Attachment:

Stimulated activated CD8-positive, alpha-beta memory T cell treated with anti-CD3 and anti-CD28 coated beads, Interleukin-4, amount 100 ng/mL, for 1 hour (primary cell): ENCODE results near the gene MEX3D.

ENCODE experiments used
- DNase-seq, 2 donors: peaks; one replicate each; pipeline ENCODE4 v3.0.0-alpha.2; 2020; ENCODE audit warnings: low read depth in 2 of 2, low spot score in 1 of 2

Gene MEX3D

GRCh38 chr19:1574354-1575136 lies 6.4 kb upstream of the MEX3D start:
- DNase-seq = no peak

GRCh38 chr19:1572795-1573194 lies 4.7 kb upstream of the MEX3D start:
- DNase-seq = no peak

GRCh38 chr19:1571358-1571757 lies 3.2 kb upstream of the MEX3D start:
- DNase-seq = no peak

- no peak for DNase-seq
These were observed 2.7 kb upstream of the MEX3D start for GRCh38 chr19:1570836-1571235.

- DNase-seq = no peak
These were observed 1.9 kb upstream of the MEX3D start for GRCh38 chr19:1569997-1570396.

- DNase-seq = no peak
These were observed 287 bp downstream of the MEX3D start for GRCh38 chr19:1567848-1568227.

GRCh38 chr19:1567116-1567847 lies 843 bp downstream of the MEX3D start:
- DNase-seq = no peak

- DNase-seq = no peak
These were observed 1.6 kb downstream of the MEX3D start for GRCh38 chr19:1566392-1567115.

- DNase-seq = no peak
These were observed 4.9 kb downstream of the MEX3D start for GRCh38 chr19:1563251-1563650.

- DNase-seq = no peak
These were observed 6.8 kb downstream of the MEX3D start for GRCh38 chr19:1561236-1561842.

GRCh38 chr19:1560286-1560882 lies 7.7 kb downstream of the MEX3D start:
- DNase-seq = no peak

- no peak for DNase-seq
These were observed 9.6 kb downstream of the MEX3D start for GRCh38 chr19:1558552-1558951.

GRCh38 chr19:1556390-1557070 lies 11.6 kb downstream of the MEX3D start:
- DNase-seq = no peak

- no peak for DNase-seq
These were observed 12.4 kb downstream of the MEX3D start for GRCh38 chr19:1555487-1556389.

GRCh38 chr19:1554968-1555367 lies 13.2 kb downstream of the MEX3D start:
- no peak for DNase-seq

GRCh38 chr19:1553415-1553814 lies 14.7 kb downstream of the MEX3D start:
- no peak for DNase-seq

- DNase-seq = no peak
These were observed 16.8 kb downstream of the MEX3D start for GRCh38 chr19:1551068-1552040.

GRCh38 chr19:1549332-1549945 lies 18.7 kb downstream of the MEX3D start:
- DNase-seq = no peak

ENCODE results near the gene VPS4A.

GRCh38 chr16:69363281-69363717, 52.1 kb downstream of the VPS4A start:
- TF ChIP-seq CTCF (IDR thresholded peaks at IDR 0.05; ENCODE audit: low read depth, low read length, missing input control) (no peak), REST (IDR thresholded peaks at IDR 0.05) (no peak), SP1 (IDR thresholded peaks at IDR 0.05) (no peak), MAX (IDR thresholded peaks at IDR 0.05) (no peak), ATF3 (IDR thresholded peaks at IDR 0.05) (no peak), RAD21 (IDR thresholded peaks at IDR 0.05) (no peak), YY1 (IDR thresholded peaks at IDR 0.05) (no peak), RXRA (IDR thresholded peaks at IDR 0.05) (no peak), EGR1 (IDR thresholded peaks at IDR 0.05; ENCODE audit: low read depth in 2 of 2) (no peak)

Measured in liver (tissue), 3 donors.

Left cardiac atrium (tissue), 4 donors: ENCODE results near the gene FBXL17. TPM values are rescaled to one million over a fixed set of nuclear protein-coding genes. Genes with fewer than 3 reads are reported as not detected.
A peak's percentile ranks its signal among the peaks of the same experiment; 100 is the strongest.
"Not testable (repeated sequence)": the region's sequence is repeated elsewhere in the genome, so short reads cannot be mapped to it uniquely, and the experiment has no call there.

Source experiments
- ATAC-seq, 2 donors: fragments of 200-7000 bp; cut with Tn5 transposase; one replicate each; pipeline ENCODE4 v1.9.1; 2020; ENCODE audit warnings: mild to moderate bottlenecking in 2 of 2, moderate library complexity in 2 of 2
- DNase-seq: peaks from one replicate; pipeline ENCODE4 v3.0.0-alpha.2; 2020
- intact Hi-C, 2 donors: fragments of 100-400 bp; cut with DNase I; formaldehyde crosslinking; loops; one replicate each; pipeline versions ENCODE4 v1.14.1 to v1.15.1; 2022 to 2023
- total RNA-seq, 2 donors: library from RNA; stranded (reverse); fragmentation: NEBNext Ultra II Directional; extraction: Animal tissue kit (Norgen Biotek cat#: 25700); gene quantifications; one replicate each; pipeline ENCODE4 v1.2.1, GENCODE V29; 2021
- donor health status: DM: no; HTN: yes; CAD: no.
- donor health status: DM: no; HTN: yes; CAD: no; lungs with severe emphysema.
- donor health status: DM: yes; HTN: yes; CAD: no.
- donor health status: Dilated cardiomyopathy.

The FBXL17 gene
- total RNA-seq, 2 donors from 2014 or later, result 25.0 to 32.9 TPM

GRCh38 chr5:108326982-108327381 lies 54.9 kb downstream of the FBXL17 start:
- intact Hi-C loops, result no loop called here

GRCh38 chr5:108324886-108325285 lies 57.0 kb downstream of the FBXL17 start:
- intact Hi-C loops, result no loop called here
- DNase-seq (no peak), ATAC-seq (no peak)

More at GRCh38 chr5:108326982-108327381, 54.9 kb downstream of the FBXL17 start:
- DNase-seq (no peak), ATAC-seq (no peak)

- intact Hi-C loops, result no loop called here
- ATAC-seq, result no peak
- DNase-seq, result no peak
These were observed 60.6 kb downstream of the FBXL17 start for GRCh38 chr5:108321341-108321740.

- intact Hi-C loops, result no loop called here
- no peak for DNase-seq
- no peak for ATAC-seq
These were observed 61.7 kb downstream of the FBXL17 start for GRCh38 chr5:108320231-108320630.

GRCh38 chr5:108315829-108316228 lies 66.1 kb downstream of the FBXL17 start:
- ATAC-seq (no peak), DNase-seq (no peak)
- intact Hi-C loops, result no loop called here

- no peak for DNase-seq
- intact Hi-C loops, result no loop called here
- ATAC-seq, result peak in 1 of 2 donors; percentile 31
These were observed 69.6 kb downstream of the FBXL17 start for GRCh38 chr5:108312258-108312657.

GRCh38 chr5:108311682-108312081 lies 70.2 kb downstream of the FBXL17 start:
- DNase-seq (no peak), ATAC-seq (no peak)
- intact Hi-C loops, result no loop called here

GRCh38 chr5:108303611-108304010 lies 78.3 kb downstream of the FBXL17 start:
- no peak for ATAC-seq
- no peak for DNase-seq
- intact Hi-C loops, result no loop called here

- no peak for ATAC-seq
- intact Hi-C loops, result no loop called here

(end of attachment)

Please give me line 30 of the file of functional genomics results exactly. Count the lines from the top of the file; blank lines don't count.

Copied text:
- DNase-seq = no peak